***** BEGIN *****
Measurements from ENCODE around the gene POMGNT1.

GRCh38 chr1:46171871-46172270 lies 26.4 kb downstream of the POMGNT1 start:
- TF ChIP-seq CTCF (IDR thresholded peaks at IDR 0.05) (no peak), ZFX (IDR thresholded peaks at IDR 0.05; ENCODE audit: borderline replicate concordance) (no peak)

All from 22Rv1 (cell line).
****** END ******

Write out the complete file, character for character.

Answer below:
Measurements from ENCODE around the gene POMGNT1.

GRCh38 chr1:46171871-46172270 lies 26.4 kb downstream of the POMGNT1 start:
- TF ChIP-seq CTCF (IDR thresholded peaks at IDR 0.05) (no peak), ZFX (IDR thresholded peaks at IDR 0.05; ENCODE audit: borderline replicate concordance) (no peak)

All from 22Rv1 (cell line).